10.9.2020

Growing up in the 70s and 80s, watching Godzilla was a recurring ritual but it did not last long. I thought I’d be watching Godzilla on Saturday afternoon for forever. There was no feeling like knowing a Godzilla movie was about to come on. But the moments and memories became fewer and fewer as the years passed. It was easy to take Godzilla movies and my other favorite Japanese live-action and anime shows for granted. They were also on one local Philadelphia channel or another. We had Dr Shock, Creature Double Feature, Theater Bizarre, The Wee Willie Weber Show and more. But they were quickly gone. By the early to mid-eighties Godzilla could still be seen on Saturday afternoon tv, but the good old days were fading. Unlike today, we didn’t have dvds, blu-rays, dvrs, iTunes, Netflix, Amazon Prime, and the list goes on.

But rather, in the 70s, there were only short 8mm film clips of Godzilla available available for sale. And these were not readily accessible for kids. Famous Monsters of Filmland had recurring ads for Destroy All Monsters. What I did have access to was my dad’s audio tape cassette player and recorder. I remember them so well. In fact, my family still has dozens of his tapes and a few recorders from those days. Back then I had a growing collection of Godzilla movies on audio tape cassettes. During the week, I’d search our local TV Guide for the next Godzilla showing and then I’d get prepared with tape and recorder in hand. On Saturday afternoons, I would prop up the tape recorder as close to the tv set as possible and hit record as the movie played and paused the player during the commercials. My tape collection included Godzilla King of the Monsters, Terror of MechaGodzilla (especially Henry Saperstein’s prologue), Godzilla vs The Smog Monster and more. These tapes were precious and priceless. Now they are gone.

As the mid 80s approached, Godzilla was not on tv as before. The Showa era had come to a close with the release of the Terror of MechaGodzilla. My cassette tapes were the only way to relive Godzilla from day to day. Little did I know that Godzilla would soon again be on the big screen. And in 1984, Godzilla collectibles would appear in abundance. It was at that time I bought my first Godzilla album. As my audio tapes aged, I could still enjoy scores, sounds, and songs from the Showa era. I even recorded my LP to tape cassette so it would remain undamaged. Not long after, my family would purchase our first video cassette recorder (VCR) and that changed everything. There was no need for these audio cassettes, nor record any longer. Later in the 80s, CDs were born and they would quickly replace audio tapes. My wonderful feelings of nostalgia around tapes would now include a vastly larger collection of video cassettes and CDs in the future. And to my regret, I let me tapes go. Eventually, video tapes would be replaced by dvds, blu-rays, and streaming services. We can find Godzilla in many platforms and in many formats. Yet, there is a special place in my heart for those old days when capturing Godzilla on cassette tape was everything.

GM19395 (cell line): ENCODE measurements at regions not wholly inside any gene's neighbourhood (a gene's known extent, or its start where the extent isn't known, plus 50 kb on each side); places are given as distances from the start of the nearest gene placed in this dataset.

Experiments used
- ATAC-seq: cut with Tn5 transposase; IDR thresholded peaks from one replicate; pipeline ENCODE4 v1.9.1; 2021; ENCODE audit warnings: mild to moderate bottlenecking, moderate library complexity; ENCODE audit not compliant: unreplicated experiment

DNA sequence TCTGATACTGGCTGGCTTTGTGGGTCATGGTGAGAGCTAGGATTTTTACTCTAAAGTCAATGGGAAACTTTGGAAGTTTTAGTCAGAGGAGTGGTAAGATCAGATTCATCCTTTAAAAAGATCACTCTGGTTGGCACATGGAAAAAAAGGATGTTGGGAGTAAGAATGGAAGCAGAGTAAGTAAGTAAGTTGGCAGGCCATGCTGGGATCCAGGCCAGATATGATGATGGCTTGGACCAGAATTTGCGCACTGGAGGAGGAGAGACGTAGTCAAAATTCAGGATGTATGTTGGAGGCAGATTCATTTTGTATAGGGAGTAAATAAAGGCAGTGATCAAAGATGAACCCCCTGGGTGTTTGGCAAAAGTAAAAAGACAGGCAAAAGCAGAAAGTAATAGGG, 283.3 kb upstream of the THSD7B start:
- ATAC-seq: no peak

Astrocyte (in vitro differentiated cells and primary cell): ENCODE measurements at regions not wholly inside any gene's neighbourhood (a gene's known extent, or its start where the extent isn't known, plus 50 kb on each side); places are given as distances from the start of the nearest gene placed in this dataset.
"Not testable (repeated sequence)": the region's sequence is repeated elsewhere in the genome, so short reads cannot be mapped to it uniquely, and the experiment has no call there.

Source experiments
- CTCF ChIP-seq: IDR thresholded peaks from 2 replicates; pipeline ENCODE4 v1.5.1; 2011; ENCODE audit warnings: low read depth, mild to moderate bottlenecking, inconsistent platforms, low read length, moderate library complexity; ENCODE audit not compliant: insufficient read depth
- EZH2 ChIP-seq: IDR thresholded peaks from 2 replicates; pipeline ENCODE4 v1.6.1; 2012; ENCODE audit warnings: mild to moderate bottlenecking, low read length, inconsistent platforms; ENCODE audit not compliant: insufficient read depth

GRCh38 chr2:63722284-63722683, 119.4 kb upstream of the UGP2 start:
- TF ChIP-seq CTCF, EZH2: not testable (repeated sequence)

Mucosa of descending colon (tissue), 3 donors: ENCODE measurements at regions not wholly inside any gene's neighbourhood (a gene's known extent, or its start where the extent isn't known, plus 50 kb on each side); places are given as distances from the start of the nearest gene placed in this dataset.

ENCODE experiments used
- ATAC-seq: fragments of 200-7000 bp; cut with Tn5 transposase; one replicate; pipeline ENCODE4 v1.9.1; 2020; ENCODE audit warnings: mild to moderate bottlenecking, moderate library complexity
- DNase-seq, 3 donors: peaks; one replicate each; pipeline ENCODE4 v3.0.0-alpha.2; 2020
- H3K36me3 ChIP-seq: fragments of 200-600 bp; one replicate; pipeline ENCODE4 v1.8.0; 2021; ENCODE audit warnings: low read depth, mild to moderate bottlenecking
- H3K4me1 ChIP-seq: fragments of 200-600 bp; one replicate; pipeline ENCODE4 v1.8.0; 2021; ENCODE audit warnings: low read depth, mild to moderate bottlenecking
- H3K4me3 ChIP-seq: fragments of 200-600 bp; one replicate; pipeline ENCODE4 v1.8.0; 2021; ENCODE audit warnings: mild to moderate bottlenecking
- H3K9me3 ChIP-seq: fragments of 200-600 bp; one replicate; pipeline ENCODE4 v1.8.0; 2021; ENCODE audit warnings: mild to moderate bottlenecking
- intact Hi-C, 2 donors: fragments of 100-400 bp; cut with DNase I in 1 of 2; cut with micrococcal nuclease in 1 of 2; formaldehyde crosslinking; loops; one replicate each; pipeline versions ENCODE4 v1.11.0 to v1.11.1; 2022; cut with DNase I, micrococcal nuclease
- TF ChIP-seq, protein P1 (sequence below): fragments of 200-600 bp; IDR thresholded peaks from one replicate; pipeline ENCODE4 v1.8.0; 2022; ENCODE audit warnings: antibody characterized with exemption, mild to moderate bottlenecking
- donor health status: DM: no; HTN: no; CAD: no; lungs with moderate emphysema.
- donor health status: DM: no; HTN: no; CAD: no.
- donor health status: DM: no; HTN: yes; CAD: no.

A couple years ago, I become aware of the production and sale of original Godzilla movie soundtracks on tape cassette in Japan. At that time, I really wanted to get one but they were out of reach. And the thought of them quickly faded. But now that’s all changed. To my surprise, a few days ago, I came across a Godzilla cassette tape on Buyee Japan. And for only about $20! This cassette is Godzilla Original Soundtrack「ゴジラ オリジナル•ソウンドトラック」(with commentary card) released under the label Star Child (King Record Co., Ltd.) in 1984 and retailing for 2,200 yen. There are 19 tracks across sides A and B with selections from Godzilla 1954 to Terror of MechaGodzilla (1975). Now I can recreate my childhood feelings and memories listening to Godzilla on tape cassette.